The Art of Etching
While the use of acid to etch metal was first developed in Arabia in the Middle Ages—as a technique to add decoration to weapons—it would not be employed for printing on paper until the late 15th century.
Widely popularized in southern Germany, etching soon competed with engraving as a printmaking medium. Unlike engraving, it required little knowledge of metalworking and could be practiced by artists trained only in drawing. What’s more, etching provided more artistic freedom in creating lines, as if they were drawn with a pen, as opposed to engraving, which favored straight lines.
Even so, early line etchings showed little depth or expression since they were drawn with a single point at a uniform depth in flat iron plates. As the use of acids or mordants (from Latin, mordere, to bite) became more predictable, artists began to “bite” lines for different amounts of time to create gradation. And with the introduction of copper as an etching medium, the practice of scraping and burnishing the softer metal provided even more freedom of expression.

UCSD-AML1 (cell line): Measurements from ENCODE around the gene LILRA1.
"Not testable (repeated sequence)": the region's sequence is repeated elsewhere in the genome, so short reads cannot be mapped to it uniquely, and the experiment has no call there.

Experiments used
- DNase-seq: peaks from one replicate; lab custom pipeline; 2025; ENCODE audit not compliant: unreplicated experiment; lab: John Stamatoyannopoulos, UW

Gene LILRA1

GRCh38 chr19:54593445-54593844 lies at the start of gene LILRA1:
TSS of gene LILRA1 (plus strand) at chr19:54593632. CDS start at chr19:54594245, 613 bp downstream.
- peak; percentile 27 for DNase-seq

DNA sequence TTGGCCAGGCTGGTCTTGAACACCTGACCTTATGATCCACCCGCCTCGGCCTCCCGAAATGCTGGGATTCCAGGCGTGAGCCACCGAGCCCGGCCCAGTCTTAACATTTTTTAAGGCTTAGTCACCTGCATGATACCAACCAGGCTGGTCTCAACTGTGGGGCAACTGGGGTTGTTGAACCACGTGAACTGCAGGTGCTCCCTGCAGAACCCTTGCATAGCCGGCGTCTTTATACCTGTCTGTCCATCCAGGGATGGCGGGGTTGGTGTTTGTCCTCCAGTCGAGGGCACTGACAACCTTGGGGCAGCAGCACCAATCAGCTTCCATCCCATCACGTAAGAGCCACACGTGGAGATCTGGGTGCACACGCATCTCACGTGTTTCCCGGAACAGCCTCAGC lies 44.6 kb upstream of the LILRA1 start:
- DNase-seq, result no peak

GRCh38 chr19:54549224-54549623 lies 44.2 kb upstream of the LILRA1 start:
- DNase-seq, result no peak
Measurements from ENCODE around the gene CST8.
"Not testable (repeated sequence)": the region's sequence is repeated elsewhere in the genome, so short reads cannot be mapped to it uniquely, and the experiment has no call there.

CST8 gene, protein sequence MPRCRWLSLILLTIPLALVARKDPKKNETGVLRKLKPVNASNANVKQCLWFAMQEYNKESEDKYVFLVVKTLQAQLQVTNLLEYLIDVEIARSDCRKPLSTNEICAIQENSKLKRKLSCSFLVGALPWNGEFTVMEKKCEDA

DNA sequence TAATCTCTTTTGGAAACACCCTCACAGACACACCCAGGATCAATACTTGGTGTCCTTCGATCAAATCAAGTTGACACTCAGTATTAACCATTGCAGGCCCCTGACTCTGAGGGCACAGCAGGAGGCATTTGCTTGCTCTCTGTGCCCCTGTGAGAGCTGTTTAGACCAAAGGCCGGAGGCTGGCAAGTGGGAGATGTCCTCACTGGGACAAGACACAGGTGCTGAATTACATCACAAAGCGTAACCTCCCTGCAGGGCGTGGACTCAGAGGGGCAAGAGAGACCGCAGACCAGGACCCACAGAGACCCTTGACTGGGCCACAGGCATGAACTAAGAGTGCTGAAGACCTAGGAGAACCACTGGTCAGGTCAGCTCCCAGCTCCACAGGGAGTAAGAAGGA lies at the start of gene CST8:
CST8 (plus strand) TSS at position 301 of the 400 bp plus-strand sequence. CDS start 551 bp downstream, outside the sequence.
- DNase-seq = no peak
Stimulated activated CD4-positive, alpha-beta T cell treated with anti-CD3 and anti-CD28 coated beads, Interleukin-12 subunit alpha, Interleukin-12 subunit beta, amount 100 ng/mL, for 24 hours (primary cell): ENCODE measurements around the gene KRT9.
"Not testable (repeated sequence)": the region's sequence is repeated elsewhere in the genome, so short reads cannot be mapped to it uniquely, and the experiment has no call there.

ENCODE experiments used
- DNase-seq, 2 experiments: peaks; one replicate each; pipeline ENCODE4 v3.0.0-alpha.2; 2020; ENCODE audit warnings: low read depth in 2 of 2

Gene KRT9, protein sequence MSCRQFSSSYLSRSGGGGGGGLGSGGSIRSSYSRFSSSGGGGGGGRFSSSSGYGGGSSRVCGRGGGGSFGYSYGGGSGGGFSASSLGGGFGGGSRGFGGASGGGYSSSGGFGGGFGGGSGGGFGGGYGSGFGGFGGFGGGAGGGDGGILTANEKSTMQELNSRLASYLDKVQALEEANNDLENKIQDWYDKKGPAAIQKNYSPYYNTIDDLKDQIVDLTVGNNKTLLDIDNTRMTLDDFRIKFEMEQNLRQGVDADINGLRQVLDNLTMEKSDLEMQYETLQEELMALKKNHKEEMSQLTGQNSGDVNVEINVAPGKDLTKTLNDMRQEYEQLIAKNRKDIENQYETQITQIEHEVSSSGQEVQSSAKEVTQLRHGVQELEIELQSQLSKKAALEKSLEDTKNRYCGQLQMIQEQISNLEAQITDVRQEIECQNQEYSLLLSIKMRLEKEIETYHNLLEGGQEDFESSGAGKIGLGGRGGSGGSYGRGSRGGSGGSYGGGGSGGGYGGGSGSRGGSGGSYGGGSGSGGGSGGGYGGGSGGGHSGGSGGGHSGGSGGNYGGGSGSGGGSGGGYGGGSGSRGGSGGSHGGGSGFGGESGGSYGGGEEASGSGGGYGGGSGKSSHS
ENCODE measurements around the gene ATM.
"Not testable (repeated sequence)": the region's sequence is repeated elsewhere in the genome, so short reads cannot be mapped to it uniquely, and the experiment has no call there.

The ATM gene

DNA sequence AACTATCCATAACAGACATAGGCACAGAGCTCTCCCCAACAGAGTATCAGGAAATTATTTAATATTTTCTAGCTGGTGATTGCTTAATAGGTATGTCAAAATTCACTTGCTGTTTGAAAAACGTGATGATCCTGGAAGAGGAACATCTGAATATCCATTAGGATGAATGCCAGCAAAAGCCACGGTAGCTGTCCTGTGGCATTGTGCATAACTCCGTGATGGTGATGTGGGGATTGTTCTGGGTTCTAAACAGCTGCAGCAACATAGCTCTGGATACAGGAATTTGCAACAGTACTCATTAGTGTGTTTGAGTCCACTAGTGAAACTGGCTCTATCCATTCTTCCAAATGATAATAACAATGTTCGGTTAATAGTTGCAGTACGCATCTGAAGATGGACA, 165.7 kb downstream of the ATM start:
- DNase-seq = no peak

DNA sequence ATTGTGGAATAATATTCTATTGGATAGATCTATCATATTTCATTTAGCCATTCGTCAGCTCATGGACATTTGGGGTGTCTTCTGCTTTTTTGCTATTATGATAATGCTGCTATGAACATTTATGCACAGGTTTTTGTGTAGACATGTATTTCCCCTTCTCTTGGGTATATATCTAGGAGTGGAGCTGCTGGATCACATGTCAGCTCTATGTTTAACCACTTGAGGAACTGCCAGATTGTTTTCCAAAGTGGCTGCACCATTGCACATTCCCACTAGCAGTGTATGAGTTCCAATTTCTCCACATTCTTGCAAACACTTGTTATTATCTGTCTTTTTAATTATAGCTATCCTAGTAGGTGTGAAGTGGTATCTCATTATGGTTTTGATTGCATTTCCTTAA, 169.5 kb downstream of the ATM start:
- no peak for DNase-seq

The Etching Process
- The metal plate—usually copper, steel or zinc—is covered with a thin acid-resistant layer known as the etching ground.
- Using an etching needle, a design is drawn into the ground, exposing the bare metal.
- The plate is placed in an acid bath, which produces grooves where the surface of the metal is not protected. The longer the plate is left in the bath, the more the acid eats into the metal—creating deeper grooves.
- Gradations in the lines can be created by selectively applying an acid-resistant varnish before the plate is replaced in the bath.
- The plate is removed from the acid bath and the etching ground is removed, revealing the design of the etching.
- Ink is applied to the clean plate with an ink-pad or roller and then wiped clean—so that only the etched areas contain ink.
- A damp sheet of paper is laid on the plate and then pressed between the rollers of an etching press, transferring the ink in the design to the paper.